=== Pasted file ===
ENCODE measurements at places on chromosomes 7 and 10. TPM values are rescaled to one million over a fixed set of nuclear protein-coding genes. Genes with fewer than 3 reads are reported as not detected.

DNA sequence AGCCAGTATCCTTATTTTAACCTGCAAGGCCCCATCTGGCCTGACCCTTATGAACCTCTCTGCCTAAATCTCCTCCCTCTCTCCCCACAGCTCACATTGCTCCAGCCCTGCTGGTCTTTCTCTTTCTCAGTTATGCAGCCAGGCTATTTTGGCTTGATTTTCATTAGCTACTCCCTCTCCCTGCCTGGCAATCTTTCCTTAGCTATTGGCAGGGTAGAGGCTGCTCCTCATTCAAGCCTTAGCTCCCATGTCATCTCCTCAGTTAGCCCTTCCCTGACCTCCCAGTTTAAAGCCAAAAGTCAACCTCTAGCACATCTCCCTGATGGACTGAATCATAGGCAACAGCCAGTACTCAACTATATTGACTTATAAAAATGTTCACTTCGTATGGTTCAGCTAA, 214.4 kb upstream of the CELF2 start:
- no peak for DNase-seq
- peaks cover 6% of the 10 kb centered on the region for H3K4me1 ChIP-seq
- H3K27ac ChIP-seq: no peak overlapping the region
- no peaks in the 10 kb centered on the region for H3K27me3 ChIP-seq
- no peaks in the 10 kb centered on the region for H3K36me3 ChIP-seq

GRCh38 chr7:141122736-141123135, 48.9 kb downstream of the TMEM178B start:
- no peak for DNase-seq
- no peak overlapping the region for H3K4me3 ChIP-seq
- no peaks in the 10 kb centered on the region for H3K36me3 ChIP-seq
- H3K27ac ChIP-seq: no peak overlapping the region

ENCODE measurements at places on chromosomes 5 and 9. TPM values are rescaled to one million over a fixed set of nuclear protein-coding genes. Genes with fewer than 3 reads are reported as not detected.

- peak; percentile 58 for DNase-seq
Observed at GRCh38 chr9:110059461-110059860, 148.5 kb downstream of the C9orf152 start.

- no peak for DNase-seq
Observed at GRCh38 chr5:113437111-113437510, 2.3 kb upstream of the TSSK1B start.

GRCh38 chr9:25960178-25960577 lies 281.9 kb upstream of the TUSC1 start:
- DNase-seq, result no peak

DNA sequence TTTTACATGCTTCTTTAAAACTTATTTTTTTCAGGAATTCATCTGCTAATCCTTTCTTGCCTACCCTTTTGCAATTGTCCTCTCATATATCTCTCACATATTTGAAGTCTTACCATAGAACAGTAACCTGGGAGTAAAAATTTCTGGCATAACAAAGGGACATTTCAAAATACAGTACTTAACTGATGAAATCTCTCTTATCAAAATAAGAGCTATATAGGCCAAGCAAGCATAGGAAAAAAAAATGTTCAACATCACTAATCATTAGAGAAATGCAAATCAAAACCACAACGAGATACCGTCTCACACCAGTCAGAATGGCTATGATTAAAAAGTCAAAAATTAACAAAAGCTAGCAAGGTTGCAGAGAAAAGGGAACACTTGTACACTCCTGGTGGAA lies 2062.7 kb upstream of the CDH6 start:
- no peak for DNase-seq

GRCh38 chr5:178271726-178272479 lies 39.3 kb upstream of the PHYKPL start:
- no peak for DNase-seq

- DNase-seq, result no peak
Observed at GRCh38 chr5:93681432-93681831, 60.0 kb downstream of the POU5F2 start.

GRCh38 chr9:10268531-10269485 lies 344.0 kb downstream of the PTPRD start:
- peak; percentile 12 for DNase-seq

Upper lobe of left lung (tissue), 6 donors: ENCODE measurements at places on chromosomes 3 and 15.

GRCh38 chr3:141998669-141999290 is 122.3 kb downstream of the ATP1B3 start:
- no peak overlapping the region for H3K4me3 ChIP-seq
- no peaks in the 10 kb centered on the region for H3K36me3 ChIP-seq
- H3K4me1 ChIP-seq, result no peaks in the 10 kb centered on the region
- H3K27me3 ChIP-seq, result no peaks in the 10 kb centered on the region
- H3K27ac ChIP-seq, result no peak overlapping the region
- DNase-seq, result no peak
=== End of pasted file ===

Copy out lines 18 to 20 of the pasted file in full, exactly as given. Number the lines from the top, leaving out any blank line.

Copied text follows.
GRCh38 chr9:25960178-25960577 lies 281.9 kb upstream of the TUSC1 start:
- DNase-seq, result no peak

DNA sequence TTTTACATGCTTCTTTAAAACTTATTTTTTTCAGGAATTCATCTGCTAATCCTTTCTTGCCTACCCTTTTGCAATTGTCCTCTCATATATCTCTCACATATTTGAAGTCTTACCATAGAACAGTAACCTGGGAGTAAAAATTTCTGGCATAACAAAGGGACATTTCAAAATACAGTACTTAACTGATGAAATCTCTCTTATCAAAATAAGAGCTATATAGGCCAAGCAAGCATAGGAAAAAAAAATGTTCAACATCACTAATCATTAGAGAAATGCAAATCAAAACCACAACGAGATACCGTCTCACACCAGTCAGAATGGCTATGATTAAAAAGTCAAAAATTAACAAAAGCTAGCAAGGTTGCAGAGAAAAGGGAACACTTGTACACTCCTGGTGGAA lies 2062.7 kb upstream of the CDH6 start: